Postpartum education and support on breastfeeding duration (pp. 291-298)
Authors: Kelly Eichmann, Timothy Baghurst, and Chris Jayne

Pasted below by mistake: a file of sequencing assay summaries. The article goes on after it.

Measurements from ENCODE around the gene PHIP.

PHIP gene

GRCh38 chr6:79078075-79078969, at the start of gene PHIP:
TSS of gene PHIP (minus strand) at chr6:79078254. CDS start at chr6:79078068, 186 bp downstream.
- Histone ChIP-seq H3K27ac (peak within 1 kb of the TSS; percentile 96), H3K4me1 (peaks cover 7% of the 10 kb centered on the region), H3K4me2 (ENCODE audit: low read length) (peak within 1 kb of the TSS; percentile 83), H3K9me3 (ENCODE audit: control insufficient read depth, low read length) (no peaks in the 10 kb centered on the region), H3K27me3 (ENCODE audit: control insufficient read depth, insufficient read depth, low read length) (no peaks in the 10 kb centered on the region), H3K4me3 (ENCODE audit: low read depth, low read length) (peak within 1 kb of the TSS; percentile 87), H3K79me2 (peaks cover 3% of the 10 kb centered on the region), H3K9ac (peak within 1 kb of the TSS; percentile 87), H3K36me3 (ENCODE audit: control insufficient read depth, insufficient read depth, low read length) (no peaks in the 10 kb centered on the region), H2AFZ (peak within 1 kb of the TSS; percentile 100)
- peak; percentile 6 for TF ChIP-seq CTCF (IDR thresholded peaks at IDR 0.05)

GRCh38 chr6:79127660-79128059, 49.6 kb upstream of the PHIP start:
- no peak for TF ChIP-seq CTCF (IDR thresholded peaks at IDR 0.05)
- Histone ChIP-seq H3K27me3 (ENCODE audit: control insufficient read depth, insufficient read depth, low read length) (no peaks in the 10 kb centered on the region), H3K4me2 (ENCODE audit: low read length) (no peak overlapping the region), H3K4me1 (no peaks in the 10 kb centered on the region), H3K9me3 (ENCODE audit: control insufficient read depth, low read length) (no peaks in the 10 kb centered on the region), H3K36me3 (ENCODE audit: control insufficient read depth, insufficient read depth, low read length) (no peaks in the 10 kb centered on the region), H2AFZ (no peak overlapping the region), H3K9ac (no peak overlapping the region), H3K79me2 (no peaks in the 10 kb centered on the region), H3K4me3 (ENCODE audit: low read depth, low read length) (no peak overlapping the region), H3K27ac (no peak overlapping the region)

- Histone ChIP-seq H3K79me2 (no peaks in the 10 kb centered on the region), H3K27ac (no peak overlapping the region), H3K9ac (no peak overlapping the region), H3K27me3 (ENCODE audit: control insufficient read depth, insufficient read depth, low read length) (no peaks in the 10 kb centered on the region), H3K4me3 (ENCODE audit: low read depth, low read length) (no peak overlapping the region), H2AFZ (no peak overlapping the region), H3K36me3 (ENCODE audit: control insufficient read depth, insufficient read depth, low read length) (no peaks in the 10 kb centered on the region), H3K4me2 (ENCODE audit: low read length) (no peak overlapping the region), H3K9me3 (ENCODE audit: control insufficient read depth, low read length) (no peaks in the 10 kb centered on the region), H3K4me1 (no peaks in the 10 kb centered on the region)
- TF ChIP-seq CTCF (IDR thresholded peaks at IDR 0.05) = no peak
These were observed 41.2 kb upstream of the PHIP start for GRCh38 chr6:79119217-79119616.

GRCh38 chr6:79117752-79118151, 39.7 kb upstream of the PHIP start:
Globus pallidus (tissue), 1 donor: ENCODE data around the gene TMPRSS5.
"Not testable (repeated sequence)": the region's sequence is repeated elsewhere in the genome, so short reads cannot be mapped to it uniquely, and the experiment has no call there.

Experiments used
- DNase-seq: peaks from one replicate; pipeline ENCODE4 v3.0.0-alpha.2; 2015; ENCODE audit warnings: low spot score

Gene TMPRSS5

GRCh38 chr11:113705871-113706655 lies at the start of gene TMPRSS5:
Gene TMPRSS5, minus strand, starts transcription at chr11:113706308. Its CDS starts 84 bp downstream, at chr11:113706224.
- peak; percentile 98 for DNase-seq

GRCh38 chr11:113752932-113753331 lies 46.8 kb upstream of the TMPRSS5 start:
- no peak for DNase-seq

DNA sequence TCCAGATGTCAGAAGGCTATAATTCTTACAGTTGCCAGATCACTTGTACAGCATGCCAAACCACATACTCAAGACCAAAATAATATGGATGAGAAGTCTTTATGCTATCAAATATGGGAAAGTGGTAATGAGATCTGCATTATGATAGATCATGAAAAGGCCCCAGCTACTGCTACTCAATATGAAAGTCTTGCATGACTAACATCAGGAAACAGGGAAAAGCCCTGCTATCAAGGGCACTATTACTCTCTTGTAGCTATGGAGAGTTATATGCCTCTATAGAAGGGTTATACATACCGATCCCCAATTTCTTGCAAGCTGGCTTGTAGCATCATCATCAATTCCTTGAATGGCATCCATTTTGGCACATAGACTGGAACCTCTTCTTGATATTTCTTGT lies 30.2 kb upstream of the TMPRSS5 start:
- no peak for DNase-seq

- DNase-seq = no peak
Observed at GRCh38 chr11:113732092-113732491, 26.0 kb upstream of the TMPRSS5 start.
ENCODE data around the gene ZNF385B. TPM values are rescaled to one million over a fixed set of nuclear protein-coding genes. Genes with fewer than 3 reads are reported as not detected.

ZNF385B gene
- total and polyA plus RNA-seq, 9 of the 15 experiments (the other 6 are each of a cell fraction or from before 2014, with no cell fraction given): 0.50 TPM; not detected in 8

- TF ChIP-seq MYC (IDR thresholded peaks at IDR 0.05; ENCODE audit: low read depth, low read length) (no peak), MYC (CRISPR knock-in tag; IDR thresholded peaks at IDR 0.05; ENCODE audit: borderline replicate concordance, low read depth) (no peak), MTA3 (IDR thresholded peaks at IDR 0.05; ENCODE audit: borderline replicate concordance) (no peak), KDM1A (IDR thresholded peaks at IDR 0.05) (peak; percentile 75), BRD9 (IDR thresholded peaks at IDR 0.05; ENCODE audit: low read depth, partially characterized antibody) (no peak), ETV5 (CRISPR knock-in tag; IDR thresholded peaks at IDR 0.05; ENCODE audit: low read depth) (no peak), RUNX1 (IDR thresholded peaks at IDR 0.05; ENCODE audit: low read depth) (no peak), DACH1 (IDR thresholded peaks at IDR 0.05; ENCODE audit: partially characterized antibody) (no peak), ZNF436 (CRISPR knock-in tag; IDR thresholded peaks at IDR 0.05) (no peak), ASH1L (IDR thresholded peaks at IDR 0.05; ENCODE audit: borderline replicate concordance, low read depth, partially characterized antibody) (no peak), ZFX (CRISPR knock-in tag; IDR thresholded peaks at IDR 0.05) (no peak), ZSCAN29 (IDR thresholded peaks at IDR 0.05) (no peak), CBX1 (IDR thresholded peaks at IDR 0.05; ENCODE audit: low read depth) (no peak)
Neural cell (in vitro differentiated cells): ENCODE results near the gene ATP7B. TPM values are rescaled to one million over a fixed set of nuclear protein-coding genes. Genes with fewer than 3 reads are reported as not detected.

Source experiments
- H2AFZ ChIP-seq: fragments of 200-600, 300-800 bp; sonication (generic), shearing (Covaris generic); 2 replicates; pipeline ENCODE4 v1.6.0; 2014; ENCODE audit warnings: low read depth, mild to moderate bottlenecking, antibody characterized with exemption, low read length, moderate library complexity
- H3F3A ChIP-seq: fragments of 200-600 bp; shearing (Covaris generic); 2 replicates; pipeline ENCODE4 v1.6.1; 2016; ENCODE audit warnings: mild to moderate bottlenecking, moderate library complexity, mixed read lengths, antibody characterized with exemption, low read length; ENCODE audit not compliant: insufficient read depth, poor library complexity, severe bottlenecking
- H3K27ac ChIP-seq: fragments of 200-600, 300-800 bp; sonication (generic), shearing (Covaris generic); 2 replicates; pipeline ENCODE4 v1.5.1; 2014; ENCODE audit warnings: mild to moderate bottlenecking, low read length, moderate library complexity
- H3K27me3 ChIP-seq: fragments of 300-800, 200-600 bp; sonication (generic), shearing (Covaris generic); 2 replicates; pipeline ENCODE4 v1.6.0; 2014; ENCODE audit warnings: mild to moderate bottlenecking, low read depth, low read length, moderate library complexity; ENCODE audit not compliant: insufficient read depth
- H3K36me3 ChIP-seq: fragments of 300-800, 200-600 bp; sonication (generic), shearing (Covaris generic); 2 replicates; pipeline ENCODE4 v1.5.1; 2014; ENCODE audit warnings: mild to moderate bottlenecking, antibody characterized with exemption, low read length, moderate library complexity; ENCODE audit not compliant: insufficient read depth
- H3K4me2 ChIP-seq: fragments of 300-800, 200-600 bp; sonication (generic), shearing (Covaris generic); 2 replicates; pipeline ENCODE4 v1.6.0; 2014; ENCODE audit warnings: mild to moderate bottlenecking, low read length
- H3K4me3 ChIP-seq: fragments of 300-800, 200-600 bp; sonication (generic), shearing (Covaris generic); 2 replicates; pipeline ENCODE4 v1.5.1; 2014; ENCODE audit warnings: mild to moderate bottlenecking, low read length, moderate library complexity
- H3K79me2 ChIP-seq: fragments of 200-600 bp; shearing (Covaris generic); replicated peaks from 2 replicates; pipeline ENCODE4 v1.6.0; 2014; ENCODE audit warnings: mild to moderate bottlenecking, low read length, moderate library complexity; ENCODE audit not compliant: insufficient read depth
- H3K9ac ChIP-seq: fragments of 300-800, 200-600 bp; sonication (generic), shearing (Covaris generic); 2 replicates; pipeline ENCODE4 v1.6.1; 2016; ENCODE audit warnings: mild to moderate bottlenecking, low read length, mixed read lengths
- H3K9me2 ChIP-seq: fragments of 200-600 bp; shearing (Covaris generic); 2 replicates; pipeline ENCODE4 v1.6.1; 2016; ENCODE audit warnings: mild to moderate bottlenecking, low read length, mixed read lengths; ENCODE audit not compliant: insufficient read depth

Abstract: Although the benefits of breastfeeding for both mother and infant are numerous, a large number of women choose not to breastfeed. The purpose of this study was to determine whether regular postpartum follow-up by a certified lactation Consultant (CLC) or Certified lactation Educator (CLE) increased the duration mothers breastfed their infants. Ninety-four (Control = 54; Experimental = 40) breastfeeding mothers completed a 24-week study in which participants in the experimental condition received 9 follow-up support telephone calls by either a CLC or CLE. These calls were used to elicit possible breastfeeding problems, offer solutions, identify factors that may have influenced the mother's decision to initiate and continue breastfeeding, and to identify why mothers would decide to discontinue breastfeeding. Follow-up by a CLC or CLE did not yield significantly longer durations in breastfeeding. However, gender of the breastfeeding infant, hospital discharge with supplemental formula, and the use of pacifiers were found to influence breastfeeding duration. In addition, both groups breastfed longer than the national average indicating that specific hospital protocols can positively influence breastfeeding duration. Findings are discussed and practical implications for health practitioners are provided.